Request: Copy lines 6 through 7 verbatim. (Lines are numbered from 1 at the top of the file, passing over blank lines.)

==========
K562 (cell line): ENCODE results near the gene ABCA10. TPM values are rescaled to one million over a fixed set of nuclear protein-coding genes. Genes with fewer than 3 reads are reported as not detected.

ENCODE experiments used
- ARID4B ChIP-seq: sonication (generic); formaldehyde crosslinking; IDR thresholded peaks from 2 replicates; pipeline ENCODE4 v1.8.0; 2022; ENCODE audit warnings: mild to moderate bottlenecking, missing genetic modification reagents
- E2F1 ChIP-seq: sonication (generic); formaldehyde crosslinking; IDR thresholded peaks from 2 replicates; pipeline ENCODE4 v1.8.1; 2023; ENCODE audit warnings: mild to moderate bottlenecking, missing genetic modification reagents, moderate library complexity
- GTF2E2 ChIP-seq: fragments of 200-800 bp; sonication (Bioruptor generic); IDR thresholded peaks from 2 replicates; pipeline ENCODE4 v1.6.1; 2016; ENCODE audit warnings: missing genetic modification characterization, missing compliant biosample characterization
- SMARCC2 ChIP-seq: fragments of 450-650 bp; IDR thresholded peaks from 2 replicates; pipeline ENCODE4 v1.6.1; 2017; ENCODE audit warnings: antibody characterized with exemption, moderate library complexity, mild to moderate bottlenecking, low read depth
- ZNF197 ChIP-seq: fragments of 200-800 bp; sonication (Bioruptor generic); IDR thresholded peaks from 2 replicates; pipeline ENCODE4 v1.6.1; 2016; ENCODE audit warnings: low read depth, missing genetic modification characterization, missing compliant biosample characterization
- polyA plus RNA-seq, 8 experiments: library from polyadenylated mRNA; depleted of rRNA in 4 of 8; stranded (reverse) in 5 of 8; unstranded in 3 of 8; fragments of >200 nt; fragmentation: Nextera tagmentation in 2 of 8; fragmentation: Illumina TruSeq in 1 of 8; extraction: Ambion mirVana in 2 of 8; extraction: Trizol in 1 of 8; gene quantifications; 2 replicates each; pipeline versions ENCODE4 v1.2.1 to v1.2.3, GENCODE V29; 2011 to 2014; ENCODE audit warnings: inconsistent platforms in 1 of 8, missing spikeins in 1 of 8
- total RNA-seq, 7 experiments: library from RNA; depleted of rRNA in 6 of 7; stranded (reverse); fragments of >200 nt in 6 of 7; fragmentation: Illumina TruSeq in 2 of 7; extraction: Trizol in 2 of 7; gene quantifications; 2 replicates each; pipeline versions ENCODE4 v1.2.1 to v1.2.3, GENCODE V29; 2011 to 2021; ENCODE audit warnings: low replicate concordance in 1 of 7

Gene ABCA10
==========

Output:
- SMARCC2 ChIP-seq: fragments of 450-650 bp; IDR thresholded peaks from 2 replicates; pipeline ENCODE4 v1.6.1; 2017; ENCODE audit warnings: antibody characterized with exemption, moderate library complexity, mild to moderate bottlenecking, low read depth
- ZNF197 ChIP-seq: fragments of 200-800 bp; sonication (Bioruptor generic); IDR thresholded peaks from 2 replicates; pipeline ENCODE4 v1.6.1; 2016; ENCODE audit warnings: low read depth, missing genetic modification characterization, missing compliant biosample characterization